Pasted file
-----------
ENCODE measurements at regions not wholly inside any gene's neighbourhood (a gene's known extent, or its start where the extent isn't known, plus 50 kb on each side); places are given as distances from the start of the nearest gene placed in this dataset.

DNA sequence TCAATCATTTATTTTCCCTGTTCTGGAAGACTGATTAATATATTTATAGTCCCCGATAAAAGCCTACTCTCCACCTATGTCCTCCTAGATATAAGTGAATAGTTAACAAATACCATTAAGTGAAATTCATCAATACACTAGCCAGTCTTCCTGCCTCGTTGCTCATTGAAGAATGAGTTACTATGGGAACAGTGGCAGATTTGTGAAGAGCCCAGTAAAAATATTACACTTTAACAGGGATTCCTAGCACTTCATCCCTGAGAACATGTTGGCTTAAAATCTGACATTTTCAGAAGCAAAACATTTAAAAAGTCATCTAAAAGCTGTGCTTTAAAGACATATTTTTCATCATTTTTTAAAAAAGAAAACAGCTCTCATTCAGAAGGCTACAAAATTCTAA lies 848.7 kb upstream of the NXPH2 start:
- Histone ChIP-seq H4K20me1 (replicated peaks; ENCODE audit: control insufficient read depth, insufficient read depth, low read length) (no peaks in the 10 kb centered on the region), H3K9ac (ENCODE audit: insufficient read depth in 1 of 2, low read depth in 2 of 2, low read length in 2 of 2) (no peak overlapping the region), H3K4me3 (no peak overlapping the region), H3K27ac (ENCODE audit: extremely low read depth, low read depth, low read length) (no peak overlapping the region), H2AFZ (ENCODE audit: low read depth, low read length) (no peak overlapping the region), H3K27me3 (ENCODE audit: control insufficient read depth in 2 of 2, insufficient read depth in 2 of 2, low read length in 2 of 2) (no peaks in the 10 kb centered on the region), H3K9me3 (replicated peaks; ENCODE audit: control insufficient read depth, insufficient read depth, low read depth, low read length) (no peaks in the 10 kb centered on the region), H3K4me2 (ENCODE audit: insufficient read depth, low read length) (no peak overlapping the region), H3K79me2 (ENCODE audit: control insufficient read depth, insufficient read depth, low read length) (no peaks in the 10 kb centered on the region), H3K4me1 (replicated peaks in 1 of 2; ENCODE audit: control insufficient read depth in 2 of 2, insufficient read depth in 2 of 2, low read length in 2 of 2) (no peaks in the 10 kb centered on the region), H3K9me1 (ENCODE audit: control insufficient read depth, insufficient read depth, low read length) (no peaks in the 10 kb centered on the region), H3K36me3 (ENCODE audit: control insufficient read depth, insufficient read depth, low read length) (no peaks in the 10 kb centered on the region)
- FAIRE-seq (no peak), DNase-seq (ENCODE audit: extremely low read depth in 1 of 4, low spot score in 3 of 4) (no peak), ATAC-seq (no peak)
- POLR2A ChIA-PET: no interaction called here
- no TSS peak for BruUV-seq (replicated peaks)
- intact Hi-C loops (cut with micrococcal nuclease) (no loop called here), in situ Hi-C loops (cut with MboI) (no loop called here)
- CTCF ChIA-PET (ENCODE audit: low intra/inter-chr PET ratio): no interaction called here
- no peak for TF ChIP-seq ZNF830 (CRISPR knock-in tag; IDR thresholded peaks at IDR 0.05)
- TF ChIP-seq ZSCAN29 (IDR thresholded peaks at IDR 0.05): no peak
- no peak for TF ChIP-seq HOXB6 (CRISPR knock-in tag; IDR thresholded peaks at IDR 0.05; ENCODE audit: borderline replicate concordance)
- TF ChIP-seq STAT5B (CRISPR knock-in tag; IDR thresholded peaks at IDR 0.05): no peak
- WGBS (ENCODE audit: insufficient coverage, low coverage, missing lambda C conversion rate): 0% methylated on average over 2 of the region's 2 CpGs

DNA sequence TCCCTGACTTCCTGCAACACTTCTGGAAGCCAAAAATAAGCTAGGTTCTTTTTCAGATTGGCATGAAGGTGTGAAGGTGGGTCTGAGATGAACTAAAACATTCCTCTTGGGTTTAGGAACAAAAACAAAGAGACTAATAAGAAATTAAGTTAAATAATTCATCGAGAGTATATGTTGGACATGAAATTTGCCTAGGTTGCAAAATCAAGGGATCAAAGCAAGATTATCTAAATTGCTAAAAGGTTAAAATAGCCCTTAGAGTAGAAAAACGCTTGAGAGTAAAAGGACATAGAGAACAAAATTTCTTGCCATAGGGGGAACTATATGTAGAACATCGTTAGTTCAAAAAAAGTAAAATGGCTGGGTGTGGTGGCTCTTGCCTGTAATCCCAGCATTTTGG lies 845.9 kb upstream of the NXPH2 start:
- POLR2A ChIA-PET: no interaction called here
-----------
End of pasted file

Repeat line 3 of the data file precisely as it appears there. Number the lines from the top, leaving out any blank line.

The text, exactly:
- Histone ChIP-seq H4K20me1 (replicated peaks; ENCODE audit: control insufficient read depth, insufficient read depth, low read length) (no peaks in the 10 kb centered on the region), H3K9ac (ENCODE audit: insufficient read depth in 1 of 2, low read depth in 2 of 2, low read length in 2 of 2) (no peak overlapping the region), H3K4me3 (no peak overlapping the region), H3K27ac (ENCODE audit: extremely low read depth, low read depth, low read length) (no peak overlapping the region), H2AFZ (ENCODE audit: low read depth, low read length) (no peak overlapping the region), H3K27me3 (ENCODE audit: control insufficient read depth in 2 of 2, insufficient read depth in 2 of 2, low read length in 2 of 2) (no peaks in the 10 kb centered on the region), H3K9me3 (replicated peaks; ENCODE audit: control insufficient read depth, insufficient read depth, low read depth, low read length) (no peaks in the 10 kb centered on the region), H3K4me2 (ENCODE audit: insufficient read depth, low read length) (no peak overlapping the region), H3K79me2 (ENCODE audit: control insufficient read depth, insufficient read depth, low read length) (no peaks in the 10 kb centered on the region), H3K4me1 (replicated peaks in 1 of 2; ENCODE audit: control insufficient read depth in 2 of 2, insufficient read depth in 2 of 2, low read length in 2 of 2) (no peaks in the 10 kb centered on the region), H3K9me1 (ENCODE audit: control insufficient read depth, insufficient read depth, low read length) (no peaks in the 10 kb centered on the region), H3K36me3 (ENCODE audit: control insufficient read depth, insufficient read depth, low read length) (no peaks in the 10 kb centered on the region)